MiBiz sold to Revue Holding Co

September 25, 2011
| By Pete Daly |
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Revue Holding Co., which owns the Revue West Michigan entertainment guide and another in mid-Michigan, has acquired MiBiz, a regional business publication started in 1988 by William R. Lowry and now covering 18 counties in West Michigan.

Brian Edwards, chairman of Revue Holding Co., will serve as editor and publisher of MiBiz, which is his third publication. Lowry will serve as a consultant to the new management of MiBiz during a transition period and will continue to write his monthly “Parting Shots” column for it.

Edwards, 47, began his career as a reporter and columnist at the Chicago Tribune, then moved to Grand Rapids where he was a vice president at the Seyferth Spaulding Tennyson PR firm. After that, he and Jeff Lambert founded the Lambert Edwards & Associates public relations/investor relations firm in 1998.

Edwards left Lambert Edwards in 2004 for other business ventures, although his name is still on the door and he maintains a friendly relationship with the firm.

In 2004, he became a partner and executive at GPSi LLC, a Detroit-area firm that designs and sells technological equipment for tracking stolen vehicles and fleet vehicles. He is still an owner/director of that company, although he no longer works there on a regular basis. He is also an owner with his former wife in a lakeshore-area catering business.

In 2008, Edwards acquired Revue West Michigan, which had been published in Grand Rapids since 1988. In 2009, he launched Revue Mid-Michigan, which covers the state’s central region including Lansing and Mount Pleasant.

Edwards said MiBiz, which is published every other week, has a circulation of about 11,500. Its main office is in Muskegon and that will continue. A satellite office on the north side of Grand Rapids eventually will be consolidated with the Revue office in downtown Grand Rapids. MiBiz also has an office in Kalamazoo.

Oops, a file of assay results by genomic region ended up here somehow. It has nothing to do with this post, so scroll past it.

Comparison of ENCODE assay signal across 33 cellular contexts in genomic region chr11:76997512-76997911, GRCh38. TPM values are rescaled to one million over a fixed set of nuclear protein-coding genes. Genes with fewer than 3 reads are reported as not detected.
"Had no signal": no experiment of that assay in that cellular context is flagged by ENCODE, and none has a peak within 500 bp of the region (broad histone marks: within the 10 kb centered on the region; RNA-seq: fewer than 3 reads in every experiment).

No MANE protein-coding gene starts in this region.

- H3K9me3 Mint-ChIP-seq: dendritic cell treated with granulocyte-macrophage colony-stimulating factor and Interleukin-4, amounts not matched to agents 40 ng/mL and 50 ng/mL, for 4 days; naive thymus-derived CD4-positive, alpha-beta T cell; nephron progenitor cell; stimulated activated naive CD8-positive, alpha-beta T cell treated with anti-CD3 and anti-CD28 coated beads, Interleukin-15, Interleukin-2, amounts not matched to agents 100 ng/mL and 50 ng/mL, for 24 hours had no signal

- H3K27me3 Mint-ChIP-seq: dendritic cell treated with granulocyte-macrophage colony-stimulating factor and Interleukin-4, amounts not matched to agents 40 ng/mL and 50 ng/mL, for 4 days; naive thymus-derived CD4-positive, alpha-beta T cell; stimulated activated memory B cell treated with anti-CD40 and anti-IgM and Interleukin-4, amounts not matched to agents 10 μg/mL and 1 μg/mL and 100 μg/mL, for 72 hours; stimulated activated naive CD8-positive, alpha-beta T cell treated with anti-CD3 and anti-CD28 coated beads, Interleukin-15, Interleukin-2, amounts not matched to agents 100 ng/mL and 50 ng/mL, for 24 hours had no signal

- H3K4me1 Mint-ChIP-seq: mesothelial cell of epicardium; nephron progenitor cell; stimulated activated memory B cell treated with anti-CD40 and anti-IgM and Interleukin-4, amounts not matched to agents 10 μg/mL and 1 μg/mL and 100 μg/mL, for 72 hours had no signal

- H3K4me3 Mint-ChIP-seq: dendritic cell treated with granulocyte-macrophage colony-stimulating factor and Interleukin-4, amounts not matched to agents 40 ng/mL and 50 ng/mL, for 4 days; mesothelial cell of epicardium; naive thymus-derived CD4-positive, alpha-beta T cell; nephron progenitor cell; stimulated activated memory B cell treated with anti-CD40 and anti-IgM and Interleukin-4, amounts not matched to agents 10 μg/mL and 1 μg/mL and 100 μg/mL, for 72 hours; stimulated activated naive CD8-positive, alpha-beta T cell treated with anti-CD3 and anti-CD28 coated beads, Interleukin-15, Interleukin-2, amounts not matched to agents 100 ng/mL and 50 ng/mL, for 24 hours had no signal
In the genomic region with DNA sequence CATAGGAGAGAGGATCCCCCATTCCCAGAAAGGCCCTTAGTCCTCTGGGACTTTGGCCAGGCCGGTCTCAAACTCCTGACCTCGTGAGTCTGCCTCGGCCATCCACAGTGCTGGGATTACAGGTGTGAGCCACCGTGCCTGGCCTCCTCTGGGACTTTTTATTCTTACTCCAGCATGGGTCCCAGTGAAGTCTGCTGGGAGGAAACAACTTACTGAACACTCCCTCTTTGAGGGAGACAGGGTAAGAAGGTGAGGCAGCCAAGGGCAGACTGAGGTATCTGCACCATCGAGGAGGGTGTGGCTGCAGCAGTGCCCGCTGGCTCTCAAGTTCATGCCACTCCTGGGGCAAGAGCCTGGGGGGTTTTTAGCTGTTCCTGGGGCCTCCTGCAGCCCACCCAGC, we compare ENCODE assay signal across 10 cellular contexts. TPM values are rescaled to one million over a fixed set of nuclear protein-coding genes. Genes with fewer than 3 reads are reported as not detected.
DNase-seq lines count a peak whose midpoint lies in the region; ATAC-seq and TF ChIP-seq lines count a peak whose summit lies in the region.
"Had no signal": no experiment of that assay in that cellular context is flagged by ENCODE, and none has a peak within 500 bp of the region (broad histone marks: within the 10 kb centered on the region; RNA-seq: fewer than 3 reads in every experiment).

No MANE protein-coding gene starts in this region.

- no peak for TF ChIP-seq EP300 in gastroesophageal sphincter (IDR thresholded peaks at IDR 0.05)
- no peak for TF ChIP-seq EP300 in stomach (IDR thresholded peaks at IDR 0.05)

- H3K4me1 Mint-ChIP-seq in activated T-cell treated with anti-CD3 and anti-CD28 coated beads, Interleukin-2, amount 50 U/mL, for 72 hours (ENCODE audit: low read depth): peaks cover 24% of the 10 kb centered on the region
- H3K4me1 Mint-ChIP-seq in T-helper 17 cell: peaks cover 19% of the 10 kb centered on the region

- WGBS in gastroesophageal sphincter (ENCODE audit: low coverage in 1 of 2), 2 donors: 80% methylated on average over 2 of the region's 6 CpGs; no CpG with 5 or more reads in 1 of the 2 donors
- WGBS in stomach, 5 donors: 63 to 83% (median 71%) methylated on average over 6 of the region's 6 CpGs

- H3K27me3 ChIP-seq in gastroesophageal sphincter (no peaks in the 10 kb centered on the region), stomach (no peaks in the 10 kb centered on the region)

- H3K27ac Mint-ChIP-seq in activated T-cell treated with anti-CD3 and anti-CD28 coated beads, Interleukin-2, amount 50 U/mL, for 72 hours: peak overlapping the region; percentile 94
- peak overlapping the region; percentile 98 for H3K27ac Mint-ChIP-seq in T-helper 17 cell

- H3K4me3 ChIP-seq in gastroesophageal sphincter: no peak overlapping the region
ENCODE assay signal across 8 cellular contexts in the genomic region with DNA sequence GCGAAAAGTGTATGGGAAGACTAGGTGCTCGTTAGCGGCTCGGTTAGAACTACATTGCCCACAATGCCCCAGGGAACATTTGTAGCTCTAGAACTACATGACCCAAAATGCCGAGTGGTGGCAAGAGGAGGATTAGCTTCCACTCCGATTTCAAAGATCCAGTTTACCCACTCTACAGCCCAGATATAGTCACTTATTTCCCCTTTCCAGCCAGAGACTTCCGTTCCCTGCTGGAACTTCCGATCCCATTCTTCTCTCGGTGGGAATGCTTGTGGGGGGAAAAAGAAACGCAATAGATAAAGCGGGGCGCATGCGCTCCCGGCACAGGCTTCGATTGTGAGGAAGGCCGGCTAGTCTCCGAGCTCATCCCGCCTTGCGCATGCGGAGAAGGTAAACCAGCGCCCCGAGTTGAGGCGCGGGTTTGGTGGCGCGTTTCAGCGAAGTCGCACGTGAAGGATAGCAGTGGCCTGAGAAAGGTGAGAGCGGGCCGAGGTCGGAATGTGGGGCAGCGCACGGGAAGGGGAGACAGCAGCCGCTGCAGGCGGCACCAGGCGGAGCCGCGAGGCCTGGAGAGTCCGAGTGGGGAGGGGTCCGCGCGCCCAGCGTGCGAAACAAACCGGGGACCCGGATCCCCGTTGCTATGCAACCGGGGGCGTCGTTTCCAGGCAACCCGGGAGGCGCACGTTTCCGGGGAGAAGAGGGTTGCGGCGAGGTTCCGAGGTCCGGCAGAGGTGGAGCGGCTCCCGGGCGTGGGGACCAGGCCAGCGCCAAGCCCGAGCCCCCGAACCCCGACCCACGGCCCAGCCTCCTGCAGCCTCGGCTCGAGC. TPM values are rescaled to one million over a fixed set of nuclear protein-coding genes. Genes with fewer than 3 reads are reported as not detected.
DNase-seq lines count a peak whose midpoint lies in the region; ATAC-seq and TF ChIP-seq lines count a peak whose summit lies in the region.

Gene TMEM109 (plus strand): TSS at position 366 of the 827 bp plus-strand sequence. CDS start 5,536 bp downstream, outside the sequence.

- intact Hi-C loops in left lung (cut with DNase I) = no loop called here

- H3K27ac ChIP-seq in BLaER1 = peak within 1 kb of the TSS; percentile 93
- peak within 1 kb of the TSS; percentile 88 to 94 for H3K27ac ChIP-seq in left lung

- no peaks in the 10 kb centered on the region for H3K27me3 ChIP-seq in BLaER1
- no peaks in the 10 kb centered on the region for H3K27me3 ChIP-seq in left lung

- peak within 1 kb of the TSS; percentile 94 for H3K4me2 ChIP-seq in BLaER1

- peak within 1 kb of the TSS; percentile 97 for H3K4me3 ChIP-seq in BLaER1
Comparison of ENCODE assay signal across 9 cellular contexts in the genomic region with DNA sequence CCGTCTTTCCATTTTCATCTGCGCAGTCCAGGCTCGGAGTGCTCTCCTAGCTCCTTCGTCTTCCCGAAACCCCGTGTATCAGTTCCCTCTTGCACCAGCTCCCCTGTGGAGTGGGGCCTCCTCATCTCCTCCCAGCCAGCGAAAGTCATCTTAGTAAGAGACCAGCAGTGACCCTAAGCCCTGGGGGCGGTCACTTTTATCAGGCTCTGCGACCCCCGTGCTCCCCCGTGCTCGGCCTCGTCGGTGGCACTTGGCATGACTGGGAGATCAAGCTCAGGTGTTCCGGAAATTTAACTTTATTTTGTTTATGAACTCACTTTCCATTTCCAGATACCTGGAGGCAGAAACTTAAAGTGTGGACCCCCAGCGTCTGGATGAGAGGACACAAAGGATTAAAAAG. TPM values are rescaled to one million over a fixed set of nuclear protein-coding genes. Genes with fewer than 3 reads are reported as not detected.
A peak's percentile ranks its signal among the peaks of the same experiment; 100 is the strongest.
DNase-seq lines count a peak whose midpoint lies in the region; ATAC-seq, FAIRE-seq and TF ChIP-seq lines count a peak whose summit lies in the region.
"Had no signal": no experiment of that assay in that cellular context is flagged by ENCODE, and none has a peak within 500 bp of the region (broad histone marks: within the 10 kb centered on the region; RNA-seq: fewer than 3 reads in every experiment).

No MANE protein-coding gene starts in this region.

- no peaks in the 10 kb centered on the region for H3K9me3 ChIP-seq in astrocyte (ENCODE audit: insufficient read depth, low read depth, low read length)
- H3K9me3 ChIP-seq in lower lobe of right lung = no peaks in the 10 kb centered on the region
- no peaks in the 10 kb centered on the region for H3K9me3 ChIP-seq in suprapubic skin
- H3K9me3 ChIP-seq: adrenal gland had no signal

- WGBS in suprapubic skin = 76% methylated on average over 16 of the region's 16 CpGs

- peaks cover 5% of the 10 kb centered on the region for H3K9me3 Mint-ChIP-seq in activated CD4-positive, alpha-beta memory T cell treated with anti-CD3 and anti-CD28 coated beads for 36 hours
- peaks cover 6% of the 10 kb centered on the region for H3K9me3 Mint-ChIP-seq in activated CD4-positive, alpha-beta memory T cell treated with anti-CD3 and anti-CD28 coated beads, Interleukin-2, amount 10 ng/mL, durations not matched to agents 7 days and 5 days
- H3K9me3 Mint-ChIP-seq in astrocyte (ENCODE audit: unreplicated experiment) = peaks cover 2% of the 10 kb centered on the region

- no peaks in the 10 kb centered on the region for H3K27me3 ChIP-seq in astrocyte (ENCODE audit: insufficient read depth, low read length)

Edwards said Lowry and his staff “put together a fine publication that has been around a long time and has a great track record.” Terms of the sale were not released.

When asked what changes he has planned for MiBiz, Edwards said his philosophy is to “make change on more of an incremental basis. There will be changes, but you’re not going to see a big re-launch or revamp.”

“It’s in pretty good shape,” he added.

Edwards said he and his team organized Revue Holding Co. because “our belief is that there is a lot of opportunity in niche and local publications.”

While daily newspapers and large national magazines have been struggling with diminished advertising revenue for the past decade, Edwards said one can still see “racks and racks” of niche publications in newsstands like Elliott’s News in downtown Grand Rapids.

“Local niche publications like MiBiz or like Revue, or like the Business Journal or Grand Rapids Magazine — they’re doing fine as long as they stay true to their mission of being very local and being very in touch with their readers and what they want, and being a good partner with their marketing partners,” said Edwards.

“We are big fans of print media and we hope to build the company into a much larger company that’s based around print media. Now, that doesn’t mean we won’t embrace the Web and social media. In fact, we will. That was part of our fix-up and revamp of Revue — launching websites, getting much more active on social media — and we’ve got some more tricks up our sleeve for Revue, relative to the online presence.

“So we don’t view what were going to do as an either/or proposition — either ‘you’re print’ or ‘you’re the Web,’” he said. Rather, it is an “and” proposition.

“The challenge in that is, how do you monetize the online presence? And that’s a changing game. We’re kind of moving along slowly, I think, as most publishers are, but we’ll get there.

“We really started (Revue Holding Co.) with the intent of finding other print publications, and starting print publications,” said Edwards. “There are an awful lot of guys like Bill Lowry out there” who start print publications and “they’ve been running them with varying degrees of success for 15, 20, 30 years. They’re approaching retirement age and they’re looking for different options for liquidity, frankly. And that’s one of the challenges in the market — the banking and equity world as it is. There are an awful lot of people who don’t believe in print media right now.”

But there are still good publications out there, he said.

Revue Holding Co., he said, has the “ability to come in and maintain all the things they were doing well, and then making those incremental changes that keep it going, and take it into the future.”

Lowry could not be reached for comment.

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